For all its talk of the "death of the author" (Barthes) and the "iterability of the written mark" (Derrida), postmodernism still conceives of authorship as a physicalized gesture suspended in a single, discrete space-time continuum. Self-described "authors," in this view, habitually generate texts with intended recipients, and then invariably die -- just as their recipients, likewise, invariably die -- leaving behind decontextualized textual content whose message-value is entirely relative and therefore approaching nil.
Message-values generally, in postmodernism, are treated as entirely relative, which is not surprising given that both their authors and their audiences presumptively (or at least in the realms of theory) no longer exist. The result is a universe of always-already abandoned texts whose encoded message-values constitute unstable truth-quotients that cannot be stabilized by any means.
Nobody is made happy by any of this; indeed, its existential utility has increasingly proven to be a net negative, even as its formal coherence (once a strong suit) has begun to erode in the Internet Age.
The reason for this is not hard to imagine: Despite postmodernism's deferral or denial of any and all universals, the above theorems do depend upon at least one universal system of governance, that being deconstruction. For the postmodernist, then, there is indeed a global metaphysical structure, and it is simultaneously degenerative and (again) always-already degenerated. This is why the postmodernists so despise capitalism: it is, to them, the myth of generation reified as a framework for financial and spiritual domination. But the result of postmodernists continuing to cling to any universality at all, as they (however unacknowledged) most certainly do, is to merely overlay a new system of governance over billions of human subjects who, in any case, have to wake up in the morning, feed their kids, and sometimes play soccer in open spaces.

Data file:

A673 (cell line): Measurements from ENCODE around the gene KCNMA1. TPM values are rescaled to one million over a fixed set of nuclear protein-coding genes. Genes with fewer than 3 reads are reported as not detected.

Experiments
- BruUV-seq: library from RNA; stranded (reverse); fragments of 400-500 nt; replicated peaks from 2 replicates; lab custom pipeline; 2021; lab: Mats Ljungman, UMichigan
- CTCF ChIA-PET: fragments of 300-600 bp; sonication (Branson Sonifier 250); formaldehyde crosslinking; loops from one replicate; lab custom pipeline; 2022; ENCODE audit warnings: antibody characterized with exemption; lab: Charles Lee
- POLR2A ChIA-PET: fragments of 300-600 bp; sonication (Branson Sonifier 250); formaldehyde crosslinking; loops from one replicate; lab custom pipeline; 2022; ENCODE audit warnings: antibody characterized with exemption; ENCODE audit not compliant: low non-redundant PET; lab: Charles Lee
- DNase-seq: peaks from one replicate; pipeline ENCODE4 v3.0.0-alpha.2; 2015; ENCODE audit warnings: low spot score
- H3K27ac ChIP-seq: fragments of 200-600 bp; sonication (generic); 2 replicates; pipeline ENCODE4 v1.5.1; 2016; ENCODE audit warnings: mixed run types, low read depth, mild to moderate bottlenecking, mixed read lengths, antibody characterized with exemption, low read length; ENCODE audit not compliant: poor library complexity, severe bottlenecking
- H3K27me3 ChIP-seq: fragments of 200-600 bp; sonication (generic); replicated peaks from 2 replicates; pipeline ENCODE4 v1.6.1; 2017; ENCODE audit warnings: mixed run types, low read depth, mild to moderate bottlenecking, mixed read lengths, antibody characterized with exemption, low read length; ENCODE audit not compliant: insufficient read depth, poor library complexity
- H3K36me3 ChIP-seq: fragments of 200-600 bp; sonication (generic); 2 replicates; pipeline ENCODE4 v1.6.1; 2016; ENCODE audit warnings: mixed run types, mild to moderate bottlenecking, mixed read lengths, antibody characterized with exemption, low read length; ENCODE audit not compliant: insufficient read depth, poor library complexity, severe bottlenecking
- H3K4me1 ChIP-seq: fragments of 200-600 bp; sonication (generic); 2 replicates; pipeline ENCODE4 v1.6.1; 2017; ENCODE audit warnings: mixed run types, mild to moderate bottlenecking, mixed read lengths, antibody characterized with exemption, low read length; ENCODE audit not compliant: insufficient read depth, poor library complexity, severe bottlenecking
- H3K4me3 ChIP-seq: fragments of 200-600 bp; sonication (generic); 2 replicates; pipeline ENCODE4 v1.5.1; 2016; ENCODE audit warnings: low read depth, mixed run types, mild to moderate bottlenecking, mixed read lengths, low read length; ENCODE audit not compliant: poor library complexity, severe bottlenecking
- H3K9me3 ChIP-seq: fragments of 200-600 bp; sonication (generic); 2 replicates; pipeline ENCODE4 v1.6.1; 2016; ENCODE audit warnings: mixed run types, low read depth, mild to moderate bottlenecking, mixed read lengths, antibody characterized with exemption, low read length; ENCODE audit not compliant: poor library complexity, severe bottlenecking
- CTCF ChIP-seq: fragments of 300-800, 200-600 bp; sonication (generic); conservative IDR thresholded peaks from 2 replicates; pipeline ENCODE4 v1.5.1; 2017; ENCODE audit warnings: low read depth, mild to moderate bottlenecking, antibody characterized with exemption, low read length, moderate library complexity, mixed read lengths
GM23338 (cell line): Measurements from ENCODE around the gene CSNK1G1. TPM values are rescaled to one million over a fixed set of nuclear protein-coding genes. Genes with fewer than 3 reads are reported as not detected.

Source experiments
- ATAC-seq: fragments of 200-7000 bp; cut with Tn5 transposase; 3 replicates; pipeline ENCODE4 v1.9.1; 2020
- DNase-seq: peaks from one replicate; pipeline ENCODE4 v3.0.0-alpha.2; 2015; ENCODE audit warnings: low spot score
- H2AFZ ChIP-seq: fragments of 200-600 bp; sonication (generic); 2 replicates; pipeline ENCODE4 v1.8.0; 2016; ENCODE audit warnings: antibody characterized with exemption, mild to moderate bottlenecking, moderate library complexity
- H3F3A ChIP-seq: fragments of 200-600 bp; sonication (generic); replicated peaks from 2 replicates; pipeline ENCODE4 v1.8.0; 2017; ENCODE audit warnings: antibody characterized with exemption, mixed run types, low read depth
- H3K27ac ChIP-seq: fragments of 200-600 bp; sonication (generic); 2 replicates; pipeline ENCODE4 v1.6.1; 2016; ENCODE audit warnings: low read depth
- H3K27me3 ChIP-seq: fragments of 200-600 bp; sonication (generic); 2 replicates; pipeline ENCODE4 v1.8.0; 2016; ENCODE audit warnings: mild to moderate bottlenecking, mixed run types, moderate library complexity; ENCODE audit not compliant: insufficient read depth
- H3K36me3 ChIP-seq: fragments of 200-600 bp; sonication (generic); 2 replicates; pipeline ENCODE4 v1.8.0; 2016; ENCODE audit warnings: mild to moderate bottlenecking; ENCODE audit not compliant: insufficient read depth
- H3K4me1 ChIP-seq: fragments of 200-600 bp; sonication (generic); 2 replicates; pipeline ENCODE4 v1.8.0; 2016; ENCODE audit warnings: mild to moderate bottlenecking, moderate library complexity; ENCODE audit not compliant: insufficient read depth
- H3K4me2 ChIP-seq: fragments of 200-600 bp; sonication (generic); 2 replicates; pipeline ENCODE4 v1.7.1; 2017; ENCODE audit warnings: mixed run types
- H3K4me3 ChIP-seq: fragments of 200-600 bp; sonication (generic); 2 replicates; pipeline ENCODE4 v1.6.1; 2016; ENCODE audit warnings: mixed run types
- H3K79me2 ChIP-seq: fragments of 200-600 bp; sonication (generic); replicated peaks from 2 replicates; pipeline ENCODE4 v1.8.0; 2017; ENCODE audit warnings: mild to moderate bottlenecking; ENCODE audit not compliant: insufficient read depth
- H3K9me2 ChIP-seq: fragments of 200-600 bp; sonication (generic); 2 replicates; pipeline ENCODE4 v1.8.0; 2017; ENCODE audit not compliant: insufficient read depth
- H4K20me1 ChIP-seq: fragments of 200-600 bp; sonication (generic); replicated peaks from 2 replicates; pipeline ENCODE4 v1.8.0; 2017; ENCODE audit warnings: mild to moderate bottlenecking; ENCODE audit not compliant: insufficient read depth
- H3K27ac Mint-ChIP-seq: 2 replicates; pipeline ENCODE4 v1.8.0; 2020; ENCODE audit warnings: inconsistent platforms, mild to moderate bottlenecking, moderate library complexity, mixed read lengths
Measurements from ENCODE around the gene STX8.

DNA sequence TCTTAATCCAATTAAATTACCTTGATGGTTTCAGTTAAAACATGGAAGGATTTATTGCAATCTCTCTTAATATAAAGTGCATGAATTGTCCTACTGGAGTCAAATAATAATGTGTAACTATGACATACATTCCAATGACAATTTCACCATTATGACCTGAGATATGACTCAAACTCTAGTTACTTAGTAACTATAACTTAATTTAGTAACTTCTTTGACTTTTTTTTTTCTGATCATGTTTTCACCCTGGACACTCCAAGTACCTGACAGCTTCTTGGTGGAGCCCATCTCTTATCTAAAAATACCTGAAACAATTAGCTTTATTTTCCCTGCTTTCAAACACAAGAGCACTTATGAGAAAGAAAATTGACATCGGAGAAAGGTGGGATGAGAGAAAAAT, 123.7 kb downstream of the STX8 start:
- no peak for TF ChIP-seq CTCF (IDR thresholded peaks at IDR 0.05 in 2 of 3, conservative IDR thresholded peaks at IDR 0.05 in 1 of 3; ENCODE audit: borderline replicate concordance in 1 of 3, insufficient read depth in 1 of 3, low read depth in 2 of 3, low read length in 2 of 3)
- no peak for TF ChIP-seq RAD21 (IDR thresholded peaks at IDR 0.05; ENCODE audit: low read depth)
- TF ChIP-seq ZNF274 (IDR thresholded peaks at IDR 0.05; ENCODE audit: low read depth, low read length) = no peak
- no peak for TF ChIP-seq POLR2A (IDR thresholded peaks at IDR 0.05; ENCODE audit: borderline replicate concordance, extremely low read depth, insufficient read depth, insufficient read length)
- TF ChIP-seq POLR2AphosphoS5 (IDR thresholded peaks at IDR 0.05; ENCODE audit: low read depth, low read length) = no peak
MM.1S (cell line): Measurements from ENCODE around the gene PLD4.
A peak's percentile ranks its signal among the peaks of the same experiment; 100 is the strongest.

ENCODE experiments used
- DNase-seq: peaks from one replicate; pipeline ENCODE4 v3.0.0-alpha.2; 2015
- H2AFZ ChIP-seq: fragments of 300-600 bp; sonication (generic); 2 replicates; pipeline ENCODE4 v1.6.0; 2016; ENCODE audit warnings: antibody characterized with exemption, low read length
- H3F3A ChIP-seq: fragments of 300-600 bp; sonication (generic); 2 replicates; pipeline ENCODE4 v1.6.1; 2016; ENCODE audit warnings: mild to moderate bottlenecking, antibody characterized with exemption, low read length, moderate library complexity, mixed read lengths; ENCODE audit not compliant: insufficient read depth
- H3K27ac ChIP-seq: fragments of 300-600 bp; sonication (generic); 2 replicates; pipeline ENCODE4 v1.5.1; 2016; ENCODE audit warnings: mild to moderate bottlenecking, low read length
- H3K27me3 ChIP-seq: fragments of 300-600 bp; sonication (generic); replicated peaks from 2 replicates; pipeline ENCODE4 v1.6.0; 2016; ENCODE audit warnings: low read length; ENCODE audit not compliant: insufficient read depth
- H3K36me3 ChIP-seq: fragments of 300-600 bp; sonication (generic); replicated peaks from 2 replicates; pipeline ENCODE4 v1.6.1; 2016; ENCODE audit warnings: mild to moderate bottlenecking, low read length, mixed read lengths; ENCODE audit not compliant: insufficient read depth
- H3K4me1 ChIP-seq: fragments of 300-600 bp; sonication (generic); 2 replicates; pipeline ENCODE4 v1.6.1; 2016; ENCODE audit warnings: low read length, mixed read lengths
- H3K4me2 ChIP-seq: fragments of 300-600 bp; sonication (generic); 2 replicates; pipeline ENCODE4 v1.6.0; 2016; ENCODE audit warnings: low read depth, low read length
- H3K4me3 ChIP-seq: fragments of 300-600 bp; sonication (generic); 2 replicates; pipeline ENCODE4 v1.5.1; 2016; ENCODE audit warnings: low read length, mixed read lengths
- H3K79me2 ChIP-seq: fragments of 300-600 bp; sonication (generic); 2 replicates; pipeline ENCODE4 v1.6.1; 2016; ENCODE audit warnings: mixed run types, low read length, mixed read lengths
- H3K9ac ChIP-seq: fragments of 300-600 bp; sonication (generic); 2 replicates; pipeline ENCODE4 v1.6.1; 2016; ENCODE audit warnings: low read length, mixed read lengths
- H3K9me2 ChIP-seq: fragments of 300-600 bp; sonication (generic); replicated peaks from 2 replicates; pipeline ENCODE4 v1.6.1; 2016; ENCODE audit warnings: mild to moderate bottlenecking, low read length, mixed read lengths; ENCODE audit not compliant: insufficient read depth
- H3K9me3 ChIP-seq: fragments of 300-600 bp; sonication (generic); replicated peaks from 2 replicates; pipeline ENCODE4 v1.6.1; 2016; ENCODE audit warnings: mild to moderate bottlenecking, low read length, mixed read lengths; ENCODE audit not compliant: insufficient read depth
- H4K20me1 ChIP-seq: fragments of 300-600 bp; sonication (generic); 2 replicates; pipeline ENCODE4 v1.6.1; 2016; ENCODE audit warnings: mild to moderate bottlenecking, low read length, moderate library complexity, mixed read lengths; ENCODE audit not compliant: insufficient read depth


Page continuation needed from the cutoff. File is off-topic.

If postmodernists hate capitalism for the reason stated above, this last observation is why everyone hates postmodernists. Human beings want actionable intelligence, not a relativistic chaos whose governing principle of deconstruction is actually every bit as confining as were all the modernist principles it superseded.
The metamodernist negotiates between the reality of collapsing truth and the necessity of individual action by approaching truth as a locomotive and local metaphysicality with more than four dimensions but only one consequential (physical) author.
In metamodernism, authorship is conceived of as a metaphysical gesture whose medium is the language of reality, not the realities of language. The metamodern author, confronted with innumerable equally plausible texts all speaking to the same issue, recognizes (1) that there is no longer a single, discrete space-time continuum, inasmuch as language-streams are multiple, unstable, and individually create and inhabit their own space-time continua, and (2) that this circumstance places upon her the burden of rendering message-values differentially actionable if not superlatively plausible. The metamodern author, in other words, generates hypertext primarily if not exclusively via a wholly internalized process of deduction, winnowing down opposing message-values until only one or an interrelated group of actionable values remains. Then, sometimes, the metamodern author writes as a public function aimed at a general, non-discrete audience; she seeks, in these instances, not merely to determine which realities are for herself personally actionable, but to engage in acts of metaphysical authorship that are predicated equally upon content creation and externalized intertextual manipulation. At such times the metamodernist authors a locomotive, shifting space-time construct within which all constituent language streams-cum-continua are non-absorptive, rendering the whole text impossible to read via any paradigm but, reflexively, the metamodern.